That innocence and shield from the hatred of this world may have faded, which makes it even more important and valuable that my courage and my passion for my Jewish community will never waver.  In the past few months, the United States and the rest of the world has been engulfed in a fight for Black lives. I have seen articles posted and petitions signed by every ethnicity, every race, and every religion. I do not want to undermine the importance of the Black Lives Matter (BLM) movement when I say this, because BLM has been a number one priority for me these past few months, and it deserves just as much and more than the attention that it has been getting. However, I would be willing to bet that 90% of you who read this now have skipped past the post on Instagram or Facebook, or any other form of social media that was posted by your Jewish colleague, friend, or family member, which spoke out against anti-Semitism. You, who passionately posted and signed petitions fighting for Black lives, but who has fallen silent in the face of anti-Semitism. You, who claim to be an activist, but say nothing when your Jewish brothers and sisters are suffering. You, who can make a difference. You, who can use your platform to help. But in the end, it is you who picks and chooses the types of hate you speak out against. We notice. You don’t think we do, but we notice. We swipe through the hundreds of people who view our post about anti-Semitism, and our smile fades when we see that we can count the number of people who have reposted it on their own pages using the fingers of just one of our hands. Our faded smile turns to anger when we realize that little to none of those people are non-Jews. This anger stems from a place of suffering. You don’t think we feel it at every second of every day that we have to fight anti-semitism alone.  But we do.  You think that just one more person caring about this won’t matter.  But it does.  

People also tend to forget that the Jewish community is very diverse. As I speak about anti-Semitism, it is important to remember that there are Jews of all races, ethnicities, and various other identities including the LGBTQ+ community. Desmund Tutu, a South African Anglican cleric and theologian known for his work as an anti-apartheid and human rights activist, once said, “If you are neutral in situations in injustice, you have chosen the side of the oppressor.” This is how we as a Jewish community feel when most of our non-Jewish friends, family, and acquaintances stay silent about anti-semitism. This is how we feel when we try so hard for you to notice us and to help us, but you don’t. You matter. No matter who you are, you matter.  Your voice matters.

Following the discovery that an online clothing store, Shein, was selling a necklace with a swastika on it, we as a Jewish community have felt alone, as so many of our non-Jewish friends have stayed silent.  I am aware that the necklace that Shein was selling was meant to be the Buddhist swastika, a symbol of peace.  However, it was advertised poorly, and this symbol that had previously been a symbol of peace was corrupted by Hitler and the Nazi party. As Jews, it is hard to see this symbol and think of peace when it has been used as propaganda to wipe out our religious community as a whole.  We as a Jewish community work hard to support our brothers and sisters who are of different identities, cultures, races, and religions. We call these actions tikkun olam, meaning “repair the world.”  But when we need it most, we are left to suffer through and fight against anti-semitism alone.  

I want you to understand that it is never too late. It is okay to realize your mistakes. It is okay to change your mind. It is okay to change your ways because you realized you are wrong.  It is okay to have the tough conversations. In fact, it is needed.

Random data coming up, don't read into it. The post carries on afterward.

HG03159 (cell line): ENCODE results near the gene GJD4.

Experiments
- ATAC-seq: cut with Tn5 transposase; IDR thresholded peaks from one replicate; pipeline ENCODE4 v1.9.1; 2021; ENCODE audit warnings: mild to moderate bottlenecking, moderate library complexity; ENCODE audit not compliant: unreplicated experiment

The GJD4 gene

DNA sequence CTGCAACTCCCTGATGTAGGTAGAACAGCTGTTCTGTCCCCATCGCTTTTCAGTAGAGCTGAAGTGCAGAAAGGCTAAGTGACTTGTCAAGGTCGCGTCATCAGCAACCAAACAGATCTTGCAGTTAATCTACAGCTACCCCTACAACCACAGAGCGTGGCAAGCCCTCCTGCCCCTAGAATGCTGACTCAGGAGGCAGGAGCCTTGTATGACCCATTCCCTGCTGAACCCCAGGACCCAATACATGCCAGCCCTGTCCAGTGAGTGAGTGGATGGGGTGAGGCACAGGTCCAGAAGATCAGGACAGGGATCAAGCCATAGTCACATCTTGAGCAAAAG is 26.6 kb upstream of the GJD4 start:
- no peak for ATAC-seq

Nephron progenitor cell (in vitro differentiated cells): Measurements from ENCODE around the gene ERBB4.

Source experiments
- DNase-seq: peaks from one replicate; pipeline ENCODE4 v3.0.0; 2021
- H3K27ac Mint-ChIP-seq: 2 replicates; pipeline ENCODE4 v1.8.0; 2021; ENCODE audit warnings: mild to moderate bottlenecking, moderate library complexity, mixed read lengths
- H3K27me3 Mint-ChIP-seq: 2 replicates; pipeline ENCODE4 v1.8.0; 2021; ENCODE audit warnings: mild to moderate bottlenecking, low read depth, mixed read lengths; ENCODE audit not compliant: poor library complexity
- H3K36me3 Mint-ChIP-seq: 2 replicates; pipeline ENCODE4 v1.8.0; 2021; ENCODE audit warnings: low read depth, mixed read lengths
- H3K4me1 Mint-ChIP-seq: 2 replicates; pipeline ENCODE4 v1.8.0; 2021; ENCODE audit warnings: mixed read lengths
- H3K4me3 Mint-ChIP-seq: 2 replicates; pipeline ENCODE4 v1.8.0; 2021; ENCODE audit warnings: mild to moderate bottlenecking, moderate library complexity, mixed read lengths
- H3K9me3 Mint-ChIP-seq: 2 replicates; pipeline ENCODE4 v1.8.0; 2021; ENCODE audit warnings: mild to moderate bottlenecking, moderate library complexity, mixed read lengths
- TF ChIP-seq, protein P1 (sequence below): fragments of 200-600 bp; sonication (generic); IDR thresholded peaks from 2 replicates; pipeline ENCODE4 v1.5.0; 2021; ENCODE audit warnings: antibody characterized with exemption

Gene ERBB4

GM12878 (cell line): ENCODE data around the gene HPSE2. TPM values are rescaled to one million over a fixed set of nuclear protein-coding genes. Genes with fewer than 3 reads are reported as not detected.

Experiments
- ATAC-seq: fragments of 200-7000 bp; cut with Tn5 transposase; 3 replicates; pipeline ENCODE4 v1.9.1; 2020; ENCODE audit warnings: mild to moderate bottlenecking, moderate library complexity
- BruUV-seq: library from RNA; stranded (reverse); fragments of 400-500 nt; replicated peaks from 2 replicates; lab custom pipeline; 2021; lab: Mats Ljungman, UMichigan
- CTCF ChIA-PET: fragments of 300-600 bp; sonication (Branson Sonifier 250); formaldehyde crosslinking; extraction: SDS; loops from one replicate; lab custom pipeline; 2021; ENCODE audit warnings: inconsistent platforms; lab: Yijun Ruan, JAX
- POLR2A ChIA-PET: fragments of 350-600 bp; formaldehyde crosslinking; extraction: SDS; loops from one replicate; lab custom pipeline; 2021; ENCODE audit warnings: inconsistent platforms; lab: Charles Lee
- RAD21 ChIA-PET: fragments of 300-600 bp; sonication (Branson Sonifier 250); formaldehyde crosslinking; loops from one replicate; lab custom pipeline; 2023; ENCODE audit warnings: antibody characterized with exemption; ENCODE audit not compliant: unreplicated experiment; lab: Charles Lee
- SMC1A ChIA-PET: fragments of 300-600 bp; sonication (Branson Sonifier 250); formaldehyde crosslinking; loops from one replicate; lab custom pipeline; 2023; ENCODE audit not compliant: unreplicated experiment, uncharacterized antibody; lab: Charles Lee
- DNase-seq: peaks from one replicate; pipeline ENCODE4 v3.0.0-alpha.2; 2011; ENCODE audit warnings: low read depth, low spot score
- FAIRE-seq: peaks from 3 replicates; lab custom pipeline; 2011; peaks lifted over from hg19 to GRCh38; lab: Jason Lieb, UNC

Recently, I had a friend tell me that she was sorry. She was sorry that she had not done enough to fight against anti-Semitism when she had the voice to do so. I responded by giving her my love and telling her that it is not too late to realize this, that it is never too late to realize this. It takes strength to admit to your mistakes, and though it is not always easy, it is necessary in this world.  For just a moment as you read this, don’t listen to the part of yourself that says you need to be perfect.  Don’t listen to the part of yourself that says if you admit to your mistakes people will judge you and you will lose your pride.  Instead, listen to the part of yourself that knows what is right. Listen to the part of yourself that knows the Jewish community will welcome your change of heart and we will not judge you on your lack of participation in the past.  We will never judge you for realizing when you are wrong, because we have done it too.  We have all had to make a change because we have realized we are wrong in some aspect of life.  One of my mom’s favorite quotes is “If you have always done it that way, it is probably wrong” (Charles Kettering).  Know that by admitting to your past mistakes, you are opening yourself up to love, compassion, and hope for the future of our country and the rest of the world.

We must be heard. We will not stop until we are heard. We will fight until people speak with us rather than against us. We will pay attention. We will see who is helping and we will see who stays silent. We will never stop loving. We will not hate. We will help others who need help. We will not wait to be helped in silence. We will not be threatened into silence. We will not be scared to speak out against all types of hate, spanning far outside of anti-Semitism. We will never pick and choose which types of hate we speak out against. We will not let our passion for our community or other communities fade. We make these promises to you today and every day, and we won’t let you down. Our request to you is that you use your voice and you don’t let us down. Don’t let your pride get in the way of helping. Don’t make us fight alone (though we will if we have to).

You matter, your voice matters, and you can make a difference.

Rachel Bashe is a BBG living in Pittsburgh, PA. She is very involved in her Jewish community and is currently serving on the Social Justice Task Force for her synagogue. Rachel enjoys competitive soccer, as well as traveling and learning about new foods to bake and cook.

All views expressed on content written for The Shofar represent the opinions and thoughts of the individual authors. The author biography represents the author at the time in which they were in BBYO.